ok, forget that last part.



Religions other than Christianity are against homosexuality.  I fail to see how regulating this matter is "forcibly impos[ing] Christianity" on anyone.

Fine, but by banning gay marriage, the government is certainly legislating some form of morality and religion. Whether this set of morality is Christianity isn't important...we have the seperation of state and ANY church in this country (or at least we did).


We legislate morality regularly.  Should we overturn murder laws because the Ten Commandments say, "Thou Shalt Not.." ?

No, the laws against murder are based on the compelling interests of the state, homey. these just happen to coincide with the bible. Now, if we banned sex before marriage, that would be another story.



Um, says who, homey?  You assume that there is a secular basis for murder laws and assume there is a religious one for preferring heterosexual marriage.  You have no evidence to back up either.  Not to mention I take issue with your contention that any religious basis for a law makes that law unconstitutional.

2Lacoste

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We legislate morality regularly.  Should we overturn murder laws because the Ten Commandments say, "Thou Shalt Not.." ?


Murder laws protect a human being's fundamental right to life.


Just because some religions agree does not mean we are legislating morality.



Took the words right out of my mouth.  Just because religious folks are against gay marriage does not mean that religious reasons are behind a preference for heterosexual marriage.

BrerAnansi

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Lacoste, there is good reason that murder is against the law...no system of order would be able to survive if murder was commonplace...note how not all of the ten commandments were translated into law...anyway pretending that the blockades put in the path of the "gay marriage" movement has to do with the law and not religion is silly...when I was much younger in the early 90s (when the movement first started to form) I remember not even understanding why it was an issue...it seemed clear cut to me...the church and state are separated...the state grants the right of legal union, civil union, partnership..whatever you want to call it, it wouldn't matter much...and should there be gay people who wanted to be married they would direct their queries to the church...if the churches they would ask were anything like the churches I attended...the answer would be no...case closed...

LeveragedSellout

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Fewer things bother me more than government's attempts to intrude into people's private lives and forcibly impose Christian morality upon them. The capacity to pursue happiness is granted by the Constitution, and as long as no one is harmed, who can legitametely(sic) dicate who may marry and who may not? I think Bush should be devoting his time to other, more compelling issues.

ok, forget that last part.



Religions other than Christianity are against homosexuality.  I fail to see how regulating this matter is "forcibly impos[ing] Christianity" on anyone.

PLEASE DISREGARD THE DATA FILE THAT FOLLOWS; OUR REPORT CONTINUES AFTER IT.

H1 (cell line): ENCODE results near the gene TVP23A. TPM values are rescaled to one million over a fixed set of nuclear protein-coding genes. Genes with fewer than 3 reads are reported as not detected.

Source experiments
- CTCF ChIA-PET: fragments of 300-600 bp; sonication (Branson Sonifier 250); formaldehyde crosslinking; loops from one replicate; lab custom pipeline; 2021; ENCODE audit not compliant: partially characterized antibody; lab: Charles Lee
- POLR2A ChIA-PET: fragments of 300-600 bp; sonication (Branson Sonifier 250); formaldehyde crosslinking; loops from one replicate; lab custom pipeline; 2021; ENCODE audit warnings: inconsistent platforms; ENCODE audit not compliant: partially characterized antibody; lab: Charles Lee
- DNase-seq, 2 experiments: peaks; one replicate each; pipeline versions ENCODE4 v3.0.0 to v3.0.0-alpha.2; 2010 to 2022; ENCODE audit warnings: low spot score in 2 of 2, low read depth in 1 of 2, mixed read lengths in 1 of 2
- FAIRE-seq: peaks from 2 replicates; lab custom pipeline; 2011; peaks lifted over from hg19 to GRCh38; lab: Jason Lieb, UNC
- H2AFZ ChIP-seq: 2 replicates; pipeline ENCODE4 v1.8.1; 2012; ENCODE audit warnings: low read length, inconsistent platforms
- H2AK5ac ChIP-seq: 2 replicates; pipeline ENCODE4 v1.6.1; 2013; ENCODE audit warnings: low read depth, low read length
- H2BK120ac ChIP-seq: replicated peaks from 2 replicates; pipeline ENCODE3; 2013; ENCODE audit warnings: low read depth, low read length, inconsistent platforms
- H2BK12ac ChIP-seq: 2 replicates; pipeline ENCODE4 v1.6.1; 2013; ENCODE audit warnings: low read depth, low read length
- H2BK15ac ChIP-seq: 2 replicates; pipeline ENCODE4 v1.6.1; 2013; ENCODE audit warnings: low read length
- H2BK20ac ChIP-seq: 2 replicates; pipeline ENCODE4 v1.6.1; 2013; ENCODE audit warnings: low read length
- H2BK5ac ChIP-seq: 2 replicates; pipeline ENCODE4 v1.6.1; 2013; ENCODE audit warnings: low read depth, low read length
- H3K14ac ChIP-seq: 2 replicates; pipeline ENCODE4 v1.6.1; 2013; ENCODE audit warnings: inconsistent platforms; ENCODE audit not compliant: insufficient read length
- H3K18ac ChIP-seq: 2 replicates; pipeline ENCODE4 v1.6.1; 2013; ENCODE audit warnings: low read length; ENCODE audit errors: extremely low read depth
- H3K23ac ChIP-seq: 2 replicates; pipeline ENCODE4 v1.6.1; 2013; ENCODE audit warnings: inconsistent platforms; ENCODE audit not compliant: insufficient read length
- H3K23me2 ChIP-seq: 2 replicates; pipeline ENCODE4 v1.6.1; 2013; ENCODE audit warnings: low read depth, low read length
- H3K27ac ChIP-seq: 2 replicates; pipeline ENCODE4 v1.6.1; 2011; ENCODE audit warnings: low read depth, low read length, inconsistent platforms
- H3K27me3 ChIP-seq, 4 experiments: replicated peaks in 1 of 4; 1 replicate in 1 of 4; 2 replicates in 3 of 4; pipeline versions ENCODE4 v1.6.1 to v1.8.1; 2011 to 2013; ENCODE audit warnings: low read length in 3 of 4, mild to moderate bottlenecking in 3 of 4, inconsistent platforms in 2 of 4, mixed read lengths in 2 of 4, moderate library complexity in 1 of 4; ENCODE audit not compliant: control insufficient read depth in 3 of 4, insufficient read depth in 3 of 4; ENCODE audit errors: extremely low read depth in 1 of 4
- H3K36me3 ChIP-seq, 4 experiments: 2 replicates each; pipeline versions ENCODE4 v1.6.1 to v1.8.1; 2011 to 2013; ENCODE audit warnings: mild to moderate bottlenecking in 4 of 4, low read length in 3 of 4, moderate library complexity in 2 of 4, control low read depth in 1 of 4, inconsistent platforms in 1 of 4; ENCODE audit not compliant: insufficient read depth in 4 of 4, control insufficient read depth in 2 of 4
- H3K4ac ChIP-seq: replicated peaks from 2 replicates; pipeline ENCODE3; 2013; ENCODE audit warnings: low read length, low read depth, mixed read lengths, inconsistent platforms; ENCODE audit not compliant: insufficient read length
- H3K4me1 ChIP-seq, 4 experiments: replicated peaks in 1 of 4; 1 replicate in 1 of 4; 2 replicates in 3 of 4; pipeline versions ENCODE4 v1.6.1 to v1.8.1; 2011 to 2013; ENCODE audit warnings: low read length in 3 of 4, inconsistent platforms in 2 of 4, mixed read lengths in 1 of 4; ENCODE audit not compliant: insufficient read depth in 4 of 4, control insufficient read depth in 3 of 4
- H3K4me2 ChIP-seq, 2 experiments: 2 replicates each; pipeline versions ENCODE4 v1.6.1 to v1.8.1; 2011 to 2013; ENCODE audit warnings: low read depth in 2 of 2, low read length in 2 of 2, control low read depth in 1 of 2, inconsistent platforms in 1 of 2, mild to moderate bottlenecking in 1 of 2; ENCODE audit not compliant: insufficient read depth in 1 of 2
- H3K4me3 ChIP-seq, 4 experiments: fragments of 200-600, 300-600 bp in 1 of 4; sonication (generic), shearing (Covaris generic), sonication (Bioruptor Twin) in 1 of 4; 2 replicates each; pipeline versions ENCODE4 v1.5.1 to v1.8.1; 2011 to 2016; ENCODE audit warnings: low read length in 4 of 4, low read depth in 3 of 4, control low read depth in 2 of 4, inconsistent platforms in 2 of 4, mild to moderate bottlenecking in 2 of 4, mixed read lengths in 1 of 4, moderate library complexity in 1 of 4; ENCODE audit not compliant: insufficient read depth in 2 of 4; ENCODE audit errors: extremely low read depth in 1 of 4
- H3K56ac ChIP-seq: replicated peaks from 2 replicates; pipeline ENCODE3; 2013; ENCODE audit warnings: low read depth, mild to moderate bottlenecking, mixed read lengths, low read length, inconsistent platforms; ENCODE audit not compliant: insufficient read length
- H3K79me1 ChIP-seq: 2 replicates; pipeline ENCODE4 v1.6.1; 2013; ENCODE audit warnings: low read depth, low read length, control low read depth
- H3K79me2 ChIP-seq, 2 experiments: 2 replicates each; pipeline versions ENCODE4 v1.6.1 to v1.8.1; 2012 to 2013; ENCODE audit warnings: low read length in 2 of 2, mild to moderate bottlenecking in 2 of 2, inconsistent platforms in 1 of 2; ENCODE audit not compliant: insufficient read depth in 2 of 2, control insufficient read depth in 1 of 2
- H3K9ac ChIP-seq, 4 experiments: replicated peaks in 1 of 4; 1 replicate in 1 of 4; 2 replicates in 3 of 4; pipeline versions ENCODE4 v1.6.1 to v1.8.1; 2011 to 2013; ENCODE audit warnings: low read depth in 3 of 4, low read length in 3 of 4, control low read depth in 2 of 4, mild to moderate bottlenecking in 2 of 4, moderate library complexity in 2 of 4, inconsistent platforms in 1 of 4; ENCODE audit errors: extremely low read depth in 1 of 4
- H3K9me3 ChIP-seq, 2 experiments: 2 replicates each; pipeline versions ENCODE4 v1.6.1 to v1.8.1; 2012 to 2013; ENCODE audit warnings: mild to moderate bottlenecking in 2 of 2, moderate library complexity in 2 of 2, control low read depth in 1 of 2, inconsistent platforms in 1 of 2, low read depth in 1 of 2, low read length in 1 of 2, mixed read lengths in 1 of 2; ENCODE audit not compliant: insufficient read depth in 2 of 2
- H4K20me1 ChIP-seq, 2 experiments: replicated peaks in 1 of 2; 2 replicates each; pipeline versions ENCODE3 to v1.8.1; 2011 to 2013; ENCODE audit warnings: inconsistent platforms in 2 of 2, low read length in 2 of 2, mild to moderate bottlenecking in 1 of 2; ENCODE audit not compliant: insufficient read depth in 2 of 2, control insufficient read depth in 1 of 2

Fine, but by banning gay marriage, the government is certainly legislating some form of morality and religion. Whether this set of morality is Christianity isn't important...we have the seperation of state and ANY church in this country (or at least we did).


We legislate morality regularly.  Should we overturn murder laws because the Ten Commandments say, "Thou Shalt Not.." ?

No, the laws against murder are based on the compelling interests of the state, homey. these just happen to coincide with the bible. Now, if we banned sex before marriage, that would be another story.

Um, says who, homey?  You assume that there is a secular basis for murder laws and assume there is a religious one for preferring heterosexual marriage.  You have no evidence to back up either.  Not to mention I take issue with your contention that any religious basis for a law makes that law unconstitutional.

Our constitution explicitly grants individuals the freedom of religion. If my rweligion endorses homosexual marriage, and provided it is completely consentual, I can't see how the text of teh constitution would oppose this. Furthermore, in contemporary Western society, states do in fact protect the seperation of church and state. As such, laws based only on religious grounds are not only unconstitutional, they also reflect ignorance in regards to the failures of church and state amalgamation in the past and present. We don't live in Afghanistan.

Nemesis

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Okay, but there you admit that "Wanting to see a child raised to both biological parents may be a 'rational basis'."  That's the only thing that needs to be considered.  If other situations do not meet this goal, oh well.  They could and probably do rest on other justifications.


I said "may" implying that there is a possibility that the presence of both biological parents are in the best interest of a child. However, the are many instances in which the presence of both biological parents can be to the detriment of a child.

This stance seems to suggest that one is not truly interested in the well-being of the child or one would entertain the possibility that a child's best interest can be served through numerous living situations, not just the narrow circumstances set forth by the judge.